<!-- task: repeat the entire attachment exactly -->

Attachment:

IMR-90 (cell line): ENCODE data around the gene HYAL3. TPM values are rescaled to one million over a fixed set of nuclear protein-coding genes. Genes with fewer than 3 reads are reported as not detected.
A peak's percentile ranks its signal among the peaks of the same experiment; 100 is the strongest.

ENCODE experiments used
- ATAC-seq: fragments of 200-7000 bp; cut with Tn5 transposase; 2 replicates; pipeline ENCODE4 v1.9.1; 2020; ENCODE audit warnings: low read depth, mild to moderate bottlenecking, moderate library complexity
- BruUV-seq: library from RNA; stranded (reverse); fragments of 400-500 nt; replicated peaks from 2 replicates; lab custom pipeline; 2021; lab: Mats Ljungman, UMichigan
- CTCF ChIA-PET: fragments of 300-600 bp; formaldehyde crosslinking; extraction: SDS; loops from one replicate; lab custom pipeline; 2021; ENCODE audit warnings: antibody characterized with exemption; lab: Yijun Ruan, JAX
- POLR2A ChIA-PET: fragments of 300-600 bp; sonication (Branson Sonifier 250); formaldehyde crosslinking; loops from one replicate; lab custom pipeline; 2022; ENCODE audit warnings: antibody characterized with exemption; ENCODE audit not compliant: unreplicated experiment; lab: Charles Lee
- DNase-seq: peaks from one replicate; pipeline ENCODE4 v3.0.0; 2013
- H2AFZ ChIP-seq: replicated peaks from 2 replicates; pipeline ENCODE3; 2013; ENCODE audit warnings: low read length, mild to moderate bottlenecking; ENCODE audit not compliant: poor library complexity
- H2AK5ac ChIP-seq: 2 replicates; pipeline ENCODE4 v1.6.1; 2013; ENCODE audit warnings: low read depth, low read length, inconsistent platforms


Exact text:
IMR-90 (cell line): ENCODE data around the gene HYAL3. TPM values are rescaled to one million over a fixed set of nuclear protein-coding genes. Genes with fewer than 3 reads are reported as not detected.
A peak's percentile ranks its signal among the peaks of the same experiment; 100 is the strongest.

ENCODE experiments used
- ATAC-seq: fragments of 200-7000 bp; cut with Tn5 transposase; 2 replicates; pipeline ENCODE4 v1.9.1; 2020; ENCODE audit warnings: low read depth, mild to moderate bottlenecking, moderate library complexity
- BruUV-seq: library from RNA; stranded (reverse); fragments of 400-500 nt; replicated peaks from 2 replicates; lab custom pipeline; 2021; lab: Mats Ljungman, UMichigan
- CTCF ChIA-PET: fragments of 300-600 bp; formaldehyde crosslinking; extraction: SDS; loops from one replicate; lab custom pipeline; 2021; ENCODE audit warnings: antibody characterized with exemption; lab: Yijun Ruan, JAX
- POLR2A ChIA-PET: fragments of 300-600 bp; sonication (Branson Sonifier 250); formaldehyde crosslinking; loops from one replicate; lab custom pipeline; 2022; ENCODE audit warnings: antibody characterized with exemption; ENCODE audit not compliant: unreplicated experiment; lab: Charles Lee
- DNase-seq: peaks from one replicate; pipeline ENCODE4 v3.0.0; 2013
- H2AFZ ChIP-seq: replicated peaks from 2 replicates; pipeline ENCODE3; 2013; ENCODE audit warnings: low read length, mild to moderate bottlenecking; ENCODE audit not compliant: poor library complexity
- H2AK5ac ChIP-seq: 2 replicates; pipeline ENCODE4 v1.6.1; 2013; ENCODE audit warnings: low read depth, low read length, inconsistent platforms